Daniel Goleman’s New Focus

What’s your focus?  How do you decide?  Do feelings play a role?

Daniel Goleman’s new book explores the research and practice of attention — which turns out to be a powerful tool to create positive change.  Here’s why he wrote the book – and why it matters to those of us committed to emotional intelligence.

change-focus

FOCUS Hc cI asked Dan about the origins of the book:  “I’ve always been interested in attention; my earliest research at Harvard was on the retraining of attention to help people recover from stress. But it was only while writing FOCUS that I updated my understanding with the most recent scientific findings that I saw my model of emotional intelligence could be recast in terms of where we put our attention and how.”

We’ve all experienced the link between attention and emotion.  If I’m frustrated with a colleague, it’s easy to focus on the ways he’s not meeting my expectations, and my frustration increases.  Yet when I focus on the great work we’ve done together, my frustration diminishes.  Goleman says this is at the heart of the book:

“In many approaches to EQ, including in Six Seconds’ approach, there is an ingredient of noticing how we notice, of developing new forms of focus. My book FOCUS provides a new framework for understanding why this is so critically important. This book will be valuable for people interested in emotional intelligence because it goes deeply into this essential skillset; a capability that will enhance emotional intelligence, and performance in many professional and personal domains.”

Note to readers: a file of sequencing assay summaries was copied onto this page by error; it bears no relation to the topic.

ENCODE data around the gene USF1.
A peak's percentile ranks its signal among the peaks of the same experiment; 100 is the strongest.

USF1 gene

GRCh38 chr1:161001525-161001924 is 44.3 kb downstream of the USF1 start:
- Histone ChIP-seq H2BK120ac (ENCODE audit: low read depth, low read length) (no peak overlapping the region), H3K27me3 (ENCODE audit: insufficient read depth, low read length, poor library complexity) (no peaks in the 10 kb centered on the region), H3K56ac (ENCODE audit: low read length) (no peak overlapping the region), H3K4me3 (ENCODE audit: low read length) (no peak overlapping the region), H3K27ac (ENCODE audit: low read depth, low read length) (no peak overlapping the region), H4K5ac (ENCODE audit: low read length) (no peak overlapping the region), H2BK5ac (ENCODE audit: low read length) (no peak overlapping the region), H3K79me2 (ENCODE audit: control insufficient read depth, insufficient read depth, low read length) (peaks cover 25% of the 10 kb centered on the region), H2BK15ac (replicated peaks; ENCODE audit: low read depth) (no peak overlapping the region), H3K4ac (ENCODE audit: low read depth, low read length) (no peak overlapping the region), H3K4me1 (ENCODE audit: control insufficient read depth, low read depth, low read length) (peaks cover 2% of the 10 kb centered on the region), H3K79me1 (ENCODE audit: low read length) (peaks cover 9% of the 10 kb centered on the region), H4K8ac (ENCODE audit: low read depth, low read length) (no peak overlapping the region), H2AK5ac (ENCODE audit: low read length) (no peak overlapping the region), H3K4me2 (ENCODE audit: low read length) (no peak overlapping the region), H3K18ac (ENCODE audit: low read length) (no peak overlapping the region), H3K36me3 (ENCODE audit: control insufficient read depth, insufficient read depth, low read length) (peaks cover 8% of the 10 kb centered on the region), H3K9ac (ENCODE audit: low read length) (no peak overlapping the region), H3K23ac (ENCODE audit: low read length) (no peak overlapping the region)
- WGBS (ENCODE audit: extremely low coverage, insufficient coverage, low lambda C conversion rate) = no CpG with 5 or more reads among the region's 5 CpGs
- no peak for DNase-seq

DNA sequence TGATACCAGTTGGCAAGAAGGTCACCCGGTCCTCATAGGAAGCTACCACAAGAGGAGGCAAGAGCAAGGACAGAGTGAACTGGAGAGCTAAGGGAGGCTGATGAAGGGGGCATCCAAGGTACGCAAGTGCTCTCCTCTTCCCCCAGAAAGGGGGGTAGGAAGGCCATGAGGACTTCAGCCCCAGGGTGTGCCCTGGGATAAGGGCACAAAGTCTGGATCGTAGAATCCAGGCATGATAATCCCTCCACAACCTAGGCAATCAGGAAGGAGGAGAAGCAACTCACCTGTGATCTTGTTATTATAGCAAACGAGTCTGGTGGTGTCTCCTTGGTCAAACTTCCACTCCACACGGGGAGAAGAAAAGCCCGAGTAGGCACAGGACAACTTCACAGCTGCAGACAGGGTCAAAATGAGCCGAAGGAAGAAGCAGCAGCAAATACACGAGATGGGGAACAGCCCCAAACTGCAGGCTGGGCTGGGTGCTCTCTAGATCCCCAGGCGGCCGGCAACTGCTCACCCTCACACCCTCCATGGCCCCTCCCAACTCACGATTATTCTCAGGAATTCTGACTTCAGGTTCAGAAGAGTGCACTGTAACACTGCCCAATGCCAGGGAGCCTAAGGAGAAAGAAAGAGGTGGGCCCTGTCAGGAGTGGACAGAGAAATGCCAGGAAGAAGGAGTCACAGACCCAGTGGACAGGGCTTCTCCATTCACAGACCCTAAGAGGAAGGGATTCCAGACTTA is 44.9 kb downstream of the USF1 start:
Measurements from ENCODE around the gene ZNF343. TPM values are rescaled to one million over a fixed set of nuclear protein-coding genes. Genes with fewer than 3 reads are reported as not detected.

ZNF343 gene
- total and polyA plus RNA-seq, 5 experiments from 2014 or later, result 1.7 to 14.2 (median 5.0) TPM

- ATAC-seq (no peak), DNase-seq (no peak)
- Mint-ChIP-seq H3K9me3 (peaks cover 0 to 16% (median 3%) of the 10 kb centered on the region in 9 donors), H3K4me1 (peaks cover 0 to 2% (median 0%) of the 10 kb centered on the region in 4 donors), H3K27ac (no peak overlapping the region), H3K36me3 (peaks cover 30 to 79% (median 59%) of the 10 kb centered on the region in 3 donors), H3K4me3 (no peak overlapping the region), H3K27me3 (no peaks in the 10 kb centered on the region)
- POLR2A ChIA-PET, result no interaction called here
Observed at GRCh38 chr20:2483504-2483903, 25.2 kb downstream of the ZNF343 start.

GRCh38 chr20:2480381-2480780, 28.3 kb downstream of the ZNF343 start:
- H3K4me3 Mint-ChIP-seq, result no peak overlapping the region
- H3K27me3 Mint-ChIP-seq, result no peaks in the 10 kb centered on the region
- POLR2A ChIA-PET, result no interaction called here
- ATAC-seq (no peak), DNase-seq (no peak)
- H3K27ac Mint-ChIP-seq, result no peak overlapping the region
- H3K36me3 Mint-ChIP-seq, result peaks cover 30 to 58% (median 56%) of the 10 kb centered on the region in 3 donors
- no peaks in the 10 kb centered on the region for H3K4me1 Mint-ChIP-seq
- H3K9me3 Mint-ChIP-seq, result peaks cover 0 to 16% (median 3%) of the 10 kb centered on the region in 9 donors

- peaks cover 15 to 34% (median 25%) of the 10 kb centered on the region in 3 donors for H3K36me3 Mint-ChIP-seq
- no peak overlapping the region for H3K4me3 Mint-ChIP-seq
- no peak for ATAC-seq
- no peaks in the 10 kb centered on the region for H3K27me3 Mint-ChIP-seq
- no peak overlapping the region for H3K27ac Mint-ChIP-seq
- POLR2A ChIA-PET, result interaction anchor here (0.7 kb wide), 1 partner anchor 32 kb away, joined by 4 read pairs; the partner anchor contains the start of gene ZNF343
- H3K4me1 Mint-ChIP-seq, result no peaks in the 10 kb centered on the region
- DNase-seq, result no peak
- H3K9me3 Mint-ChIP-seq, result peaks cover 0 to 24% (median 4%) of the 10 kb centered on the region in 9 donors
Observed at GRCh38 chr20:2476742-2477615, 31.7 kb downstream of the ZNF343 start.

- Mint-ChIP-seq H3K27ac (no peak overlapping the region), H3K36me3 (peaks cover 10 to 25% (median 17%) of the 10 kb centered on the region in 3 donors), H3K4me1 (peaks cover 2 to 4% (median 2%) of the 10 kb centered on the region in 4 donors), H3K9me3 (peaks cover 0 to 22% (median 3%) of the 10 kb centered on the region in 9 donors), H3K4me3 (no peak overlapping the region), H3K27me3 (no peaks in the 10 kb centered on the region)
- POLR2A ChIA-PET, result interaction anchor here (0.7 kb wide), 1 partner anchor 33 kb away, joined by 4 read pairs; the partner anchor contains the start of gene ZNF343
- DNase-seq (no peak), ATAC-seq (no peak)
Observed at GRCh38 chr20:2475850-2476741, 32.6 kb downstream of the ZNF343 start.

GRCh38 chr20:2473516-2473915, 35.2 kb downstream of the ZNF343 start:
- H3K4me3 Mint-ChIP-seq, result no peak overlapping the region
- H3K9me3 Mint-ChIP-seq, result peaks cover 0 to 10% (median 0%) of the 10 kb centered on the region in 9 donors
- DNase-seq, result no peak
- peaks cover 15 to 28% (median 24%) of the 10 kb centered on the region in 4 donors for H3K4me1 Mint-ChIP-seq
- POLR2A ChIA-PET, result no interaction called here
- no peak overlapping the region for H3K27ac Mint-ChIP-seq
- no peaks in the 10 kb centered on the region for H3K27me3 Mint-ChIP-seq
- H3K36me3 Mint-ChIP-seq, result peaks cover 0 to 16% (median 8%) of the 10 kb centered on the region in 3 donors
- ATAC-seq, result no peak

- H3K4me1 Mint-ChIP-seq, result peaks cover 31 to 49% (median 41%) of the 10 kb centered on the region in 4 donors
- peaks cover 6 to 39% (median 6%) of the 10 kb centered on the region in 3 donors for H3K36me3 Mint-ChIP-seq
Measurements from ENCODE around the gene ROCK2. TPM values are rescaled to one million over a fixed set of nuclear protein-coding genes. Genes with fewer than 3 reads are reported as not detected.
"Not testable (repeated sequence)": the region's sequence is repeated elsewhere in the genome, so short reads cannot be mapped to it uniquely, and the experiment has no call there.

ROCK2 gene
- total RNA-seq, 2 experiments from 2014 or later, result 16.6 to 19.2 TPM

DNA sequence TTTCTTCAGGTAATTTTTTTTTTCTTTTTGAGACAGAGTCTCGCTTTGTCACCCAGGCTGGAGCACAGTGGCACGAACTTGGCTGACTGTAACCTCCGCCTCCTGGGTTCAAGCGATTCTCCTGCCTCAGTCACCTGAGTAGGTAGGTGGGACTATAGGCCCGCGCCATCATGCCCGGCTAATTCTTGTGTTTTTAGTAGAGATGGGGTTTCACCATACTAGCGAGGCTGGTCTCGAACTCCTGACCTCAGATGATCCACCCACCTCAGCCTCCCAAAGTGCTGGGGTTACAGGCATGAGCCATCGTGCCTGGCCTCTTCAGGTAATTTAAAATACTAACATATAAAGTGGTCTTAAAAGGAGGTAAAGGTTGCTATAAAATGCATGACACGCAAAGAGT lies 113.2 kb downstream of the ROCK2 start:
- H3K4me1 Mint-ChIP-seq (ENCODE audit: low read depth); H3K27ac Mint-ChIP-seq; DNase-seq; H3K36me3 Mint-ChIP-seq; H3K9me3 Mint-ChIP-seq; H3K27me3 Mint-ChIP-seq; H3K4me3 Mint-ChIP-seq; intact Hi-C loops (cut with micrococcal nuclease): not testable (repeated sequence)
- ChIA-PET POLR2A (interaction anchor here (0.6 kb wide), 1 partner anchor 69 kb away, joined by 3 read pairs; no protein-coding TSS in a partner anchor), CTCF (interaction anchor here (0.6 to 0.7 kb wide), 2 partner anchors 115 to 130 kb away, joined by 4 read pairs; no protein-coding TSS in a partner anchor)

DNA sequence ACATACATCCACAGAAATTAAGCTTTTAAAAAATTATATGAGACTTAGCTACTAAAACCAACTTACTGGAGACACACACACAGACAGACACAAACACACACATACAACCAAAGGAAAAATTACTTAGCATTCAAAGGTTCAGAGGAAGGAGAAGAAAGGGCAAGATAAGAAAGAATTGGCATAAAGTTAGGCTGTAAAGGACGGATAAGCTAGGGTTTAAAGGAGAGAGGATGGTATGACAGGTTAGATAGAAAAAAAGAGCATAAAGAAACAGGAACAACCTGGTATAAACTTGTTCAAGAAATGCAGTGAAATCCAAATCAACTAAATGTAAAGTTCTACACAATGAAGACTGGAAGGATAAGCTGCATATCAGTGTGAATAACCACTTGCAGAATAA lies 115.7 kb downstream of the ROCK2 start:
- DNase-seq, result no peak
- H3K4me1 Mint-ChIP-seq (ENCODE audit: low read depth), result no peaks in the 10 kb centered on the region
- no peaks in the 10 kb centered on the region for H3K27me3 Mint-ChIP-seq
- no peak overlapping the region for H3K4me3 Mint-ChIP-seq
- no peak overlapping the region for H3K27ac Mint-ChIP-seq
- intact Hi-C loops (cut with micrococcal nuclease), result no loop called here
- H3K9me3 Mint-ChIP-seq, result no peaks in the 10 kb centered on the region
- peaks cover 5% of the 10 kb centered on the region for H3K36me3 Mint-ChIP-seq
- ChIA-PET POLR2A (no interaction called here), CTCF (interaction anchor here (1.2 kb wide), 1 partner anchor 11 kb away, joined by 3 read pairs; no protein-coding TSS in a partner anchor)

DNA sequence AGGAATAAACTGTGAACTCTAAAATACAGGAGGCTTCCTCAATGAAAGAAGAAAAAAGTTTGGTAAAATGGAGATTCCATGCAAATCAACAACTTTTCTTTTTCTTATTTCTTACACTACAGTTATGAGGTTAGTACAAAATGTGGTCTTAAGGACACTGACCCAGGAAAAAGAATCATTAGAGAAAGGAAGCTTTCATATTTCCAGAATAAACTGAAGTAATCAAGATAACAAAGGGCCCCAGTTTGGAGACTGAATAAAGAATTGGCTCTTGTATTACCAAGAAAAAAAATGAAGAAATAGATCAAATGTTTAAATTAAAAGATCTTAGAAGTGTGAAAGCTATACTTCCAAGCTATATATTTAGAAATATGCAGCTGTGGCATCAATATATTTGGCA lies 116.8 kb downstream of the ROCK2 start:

Dan and I will be holding a series of conversations about focus, emotions, leading, and living — and we’ll share these as an series of blog posts.  We want you to be part of the conversation!  What’s a question you’d like us to discuss?  

The next part of our interview is here:  Back in Focus

Here’s FOCUS on Amazon.com - and the description of the book from the publisher:

The author of the international bestseller Emotional Intelligence returns with a groundbreaking look at today’s scarcest resource and the secret to high performance and fulfillment: attention.

Daniel Goleman ap1For more than two decades, psychologist and journalist Daniel Goleman has been scouting the leading edge of the human sciences for what’s new, surprising, and important. In Focus, he delves into the science of attention in all its varieties, presenting a long-overdue discussion of this little-noticed and underrated mental asset that matters enormously for how we navigate life. Attention works much like a muscle: use it poorly and it can wither; work it well and it grows. In an era of unstoppable distractions, Goleman persuasively argues that now more than ever we must learn to sharpen focus if we are to contend with, let alone thrive in, a complex world.

Goleman analyzes attention research as a threesome: inner, other, and outer focus. A well-lived life demands that we be nimble at each. Goleman shows why high-performers need all three kinds of focus, as demonstrated by rich case studies from fields as diverse as competitive sports, education, the arts, and business. Those who excel rely on what Goleman calls smart practice—such as mindfulness meditation, focused preparation and recovery from setbacks, continued attention to the learning curve, and positive emotions and connections—that help them improve habits, add new skills, and sustain excellence. Combining cutting-edge research with practical findings, Focus reveals what distinguishes experts from amateurs and stars from average performers. Ultimately,Focus calls upon readers not only to pay attention to what matters most to them personally, but also to turn their attention to the pressing problems of the wider world, to the powerless and the poor, and to the future, not just to the seductively simple demands of the here and now.

About the author - Joshua Freedman

Joshua is one of the world’s preeminent experts on developing emotional intelligence to create positive change. With warmth and authenticity, he translates leading-edge science into practical, applicable terms that improve the quality of relationships to unlock enduring success. Joshua leads the world’s largest network of emotional intelligence practitioners and researchers.